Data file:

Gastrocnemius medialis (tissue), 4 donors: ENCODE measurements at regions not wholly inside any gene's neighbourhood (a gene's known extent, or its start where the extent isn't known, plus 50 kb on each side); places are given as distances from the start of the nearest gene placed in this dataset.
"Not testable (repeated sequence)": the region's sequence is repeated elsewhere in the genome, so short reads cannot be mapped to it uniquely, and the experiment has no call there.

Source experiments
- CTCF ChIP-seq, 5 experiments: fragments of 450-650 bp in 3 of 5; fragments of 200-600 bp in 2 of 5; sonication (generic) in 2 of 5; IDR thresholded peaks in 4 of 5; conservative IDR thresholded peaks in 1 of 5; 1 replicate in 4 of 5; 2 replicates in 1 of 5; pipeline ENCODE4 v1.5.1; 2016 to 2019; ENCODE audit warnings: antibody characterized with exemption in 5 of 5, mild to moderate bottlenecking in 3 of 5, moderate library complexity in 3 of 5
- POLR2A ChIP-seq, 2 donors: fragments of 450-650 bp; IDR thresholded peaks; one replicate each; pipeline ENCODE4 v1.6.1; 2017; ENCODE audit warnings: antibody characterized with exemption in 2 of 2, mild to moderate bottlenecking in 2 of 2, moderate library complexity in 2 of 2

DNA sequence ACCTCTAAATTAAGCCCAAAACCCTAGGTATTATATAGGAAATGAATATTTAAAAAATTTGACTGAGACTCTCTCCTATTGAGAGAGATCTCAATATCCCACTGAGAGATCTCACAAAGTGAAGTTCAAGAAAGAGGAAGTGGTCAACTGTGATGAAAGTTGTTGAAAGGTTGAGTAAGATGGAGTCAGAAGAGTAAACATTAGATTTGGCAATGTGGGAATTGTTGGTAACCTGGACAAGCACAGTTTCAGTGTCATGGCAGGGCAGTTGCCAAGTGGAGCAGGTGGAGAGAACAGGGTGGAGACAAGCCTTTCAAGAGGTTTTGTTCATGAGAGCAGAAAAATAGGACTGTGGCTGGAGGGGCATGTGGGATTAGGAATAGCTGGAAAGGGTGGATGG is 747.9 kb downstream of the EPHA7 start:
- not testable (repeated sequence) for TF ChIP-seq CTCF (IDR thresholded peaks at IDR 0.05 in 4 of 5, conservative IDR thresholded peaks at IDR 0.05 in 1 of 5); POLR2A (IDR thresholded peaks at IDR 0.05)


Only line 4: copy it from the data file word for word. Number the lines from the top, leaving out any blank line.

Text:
- CTCF ChIP-seq, 5 experiments: fragments of 450-650 bp in 3 of 5; fragments of 200-600 bp in 2 of 5; sonication (generic) in 2 of 5; IDR thresholded peaks in 4 of 5; conservative IDR thresholded peaks in 1 of 5; 1 replicate in 4 of 5; 2 replicates in 1 of 5; pipeline ENCODE4 v1.5.1; 2016 to 2019; ENCODE audit warnings: antibody characterized with exemption in 5 of 5, mild to moderate bottlenecking in 3 of 5, moderate library complexity in 3 of 5